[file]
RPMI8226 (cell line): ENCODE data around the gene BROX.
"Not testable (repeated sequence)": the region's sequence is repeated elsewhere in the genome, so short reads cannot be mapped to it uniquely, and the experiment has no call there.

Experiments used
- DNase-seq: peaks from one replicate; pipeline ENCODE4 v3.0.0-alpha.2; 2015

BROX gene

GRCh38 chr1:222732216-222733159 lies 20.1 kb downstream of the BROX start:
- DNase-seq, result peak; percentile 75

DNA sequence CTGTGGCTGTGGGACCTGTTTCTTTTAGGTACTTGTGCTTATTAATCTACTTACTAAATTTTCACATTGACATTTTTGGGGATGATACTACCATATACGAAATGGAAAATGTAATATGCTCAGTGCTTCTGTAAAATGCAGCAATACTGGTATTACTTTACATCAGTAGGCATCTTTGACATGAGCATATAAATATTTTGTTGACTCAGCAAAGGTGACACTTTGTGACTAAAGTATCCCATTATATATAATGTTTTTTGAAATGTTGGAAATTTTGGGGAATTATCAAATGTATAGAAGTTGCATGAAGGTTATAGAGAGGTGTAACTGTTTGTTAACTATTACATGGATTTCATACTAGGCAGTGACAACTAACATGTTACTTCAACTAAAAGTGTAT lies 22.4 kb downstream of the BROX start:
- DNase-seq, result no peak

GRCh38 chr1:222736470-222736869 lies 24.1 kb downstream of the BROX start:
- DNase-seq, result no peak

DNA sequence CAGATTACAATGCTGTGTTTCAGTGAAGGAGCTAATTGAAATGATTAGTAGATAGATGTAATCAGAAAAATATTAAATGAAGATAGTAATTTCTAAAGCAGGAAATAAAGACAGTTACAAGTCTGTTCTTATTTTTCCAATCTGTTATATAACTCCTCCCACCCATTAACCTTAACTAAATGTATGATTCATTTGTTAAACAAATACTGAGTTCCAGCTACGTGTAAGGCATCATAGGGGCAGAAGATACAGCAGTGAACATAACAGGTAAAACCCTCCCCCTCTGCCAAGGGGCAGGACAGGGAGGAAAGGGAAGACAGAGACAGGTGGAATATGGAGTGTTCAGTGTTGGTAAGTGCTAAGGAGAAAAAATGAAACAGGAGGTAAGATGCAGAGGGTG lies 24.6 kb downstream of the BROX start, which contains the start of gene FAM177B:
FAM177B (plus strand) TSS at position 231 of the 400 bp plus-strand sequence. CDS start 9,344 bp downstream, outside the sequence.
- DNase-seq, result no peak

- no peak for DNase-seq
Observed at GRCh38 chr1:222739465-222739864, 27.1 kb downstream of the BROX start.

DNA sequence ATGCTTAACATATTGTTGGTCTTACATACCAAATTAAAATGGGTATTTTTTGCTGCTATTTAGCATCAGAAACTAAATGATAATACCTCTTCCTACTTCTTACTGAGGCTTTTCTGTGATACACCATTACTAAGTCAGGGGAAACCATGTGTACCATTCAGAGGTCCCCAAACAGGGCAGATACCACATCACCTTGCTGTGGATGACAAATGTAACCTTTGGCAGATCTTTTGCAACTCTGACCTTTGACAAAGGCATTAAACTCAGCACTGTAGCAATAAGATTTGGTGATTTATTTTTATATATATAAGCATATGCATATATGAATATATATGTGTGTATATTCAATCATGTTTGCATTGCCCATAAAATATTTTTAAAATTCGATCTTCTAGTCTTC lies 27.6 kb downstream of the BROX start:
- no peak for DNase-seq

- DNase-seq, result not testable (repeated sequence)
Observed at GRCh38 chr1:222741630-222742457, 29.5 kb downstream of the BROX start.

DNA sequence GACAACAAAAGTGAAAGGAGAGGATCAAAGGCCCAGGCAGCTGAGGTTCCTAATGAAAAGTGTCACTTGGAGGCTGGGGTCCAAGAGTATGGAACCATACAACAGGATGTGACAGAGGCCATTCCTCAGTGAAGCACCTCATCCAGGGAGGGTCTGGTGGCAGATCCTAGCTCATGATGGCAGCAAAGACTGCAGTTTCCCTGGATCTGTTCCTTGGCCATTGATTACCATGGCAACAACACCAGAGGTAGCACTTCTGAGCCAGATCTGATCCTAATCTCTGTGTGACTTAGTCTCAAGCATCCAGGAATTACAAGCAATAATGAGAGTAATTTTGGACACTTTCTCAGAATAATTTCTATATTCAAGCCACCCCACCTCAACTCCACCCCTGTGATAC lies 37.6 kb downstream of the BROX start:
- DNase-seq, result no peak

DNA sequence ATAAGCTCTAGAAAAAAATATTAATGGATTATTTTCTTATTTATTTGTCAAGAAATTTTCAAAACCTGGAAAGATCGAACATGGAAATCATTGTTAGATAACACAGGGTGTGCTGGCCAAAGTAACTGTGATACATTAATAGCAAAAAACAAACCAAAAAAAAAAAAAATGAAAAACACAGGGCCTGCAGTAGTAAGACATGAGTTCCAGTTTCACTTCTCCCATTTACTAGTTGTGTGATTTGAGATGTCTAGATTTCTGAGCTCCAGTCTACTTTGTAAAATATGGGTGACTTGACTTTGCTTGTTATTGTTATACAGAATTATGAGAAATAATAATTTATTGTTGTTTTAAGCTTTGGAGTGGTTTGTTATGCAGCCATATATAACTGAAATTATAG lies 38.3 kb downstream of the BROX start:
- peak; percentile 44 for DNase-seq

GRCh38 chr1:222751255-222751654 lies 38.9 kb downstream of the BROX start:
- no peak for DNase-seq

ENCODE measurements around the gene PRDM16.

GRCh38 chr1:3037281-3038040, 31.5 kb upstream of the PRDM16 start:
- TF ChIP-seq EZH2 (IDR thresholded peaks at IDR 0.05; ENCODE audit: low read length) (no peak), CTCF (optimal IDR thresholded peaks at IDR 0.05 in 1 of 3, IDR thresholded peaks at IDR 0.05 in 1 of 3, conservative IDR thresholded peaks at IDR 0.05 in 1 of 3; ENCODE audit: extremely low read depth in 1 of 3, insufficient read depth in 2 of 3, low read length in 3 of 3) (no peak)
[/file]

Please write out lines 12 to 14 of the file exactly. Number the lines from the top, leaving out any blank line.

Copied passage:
DNA sequence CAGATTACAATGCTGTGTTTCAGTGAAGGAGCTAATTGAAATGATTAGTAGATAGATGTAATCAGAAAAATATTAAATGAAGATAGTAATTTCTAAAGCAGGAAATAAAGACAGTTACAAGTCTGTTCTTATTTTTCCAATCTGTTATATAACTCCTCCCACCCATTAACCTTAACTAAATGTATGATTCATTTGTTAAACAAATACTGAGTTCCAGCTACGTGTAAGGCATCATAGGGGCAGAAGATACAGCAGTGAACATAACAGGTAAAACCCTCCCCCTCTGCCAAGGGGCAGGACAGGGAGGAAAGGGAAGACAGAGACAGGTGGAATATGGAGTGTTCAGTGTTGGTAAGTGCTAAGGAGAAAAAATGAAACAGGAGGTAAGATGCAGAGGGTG lies 24.6 kb downstream of the BROX start, which contains the start of gene FAM177B:
FAM177B (plus strand) TSS at position 231 of the 400 bp plus-strand sequence. CDS start 9,344 bp downstream, outside the sequence.
- DNase-seq, result no peak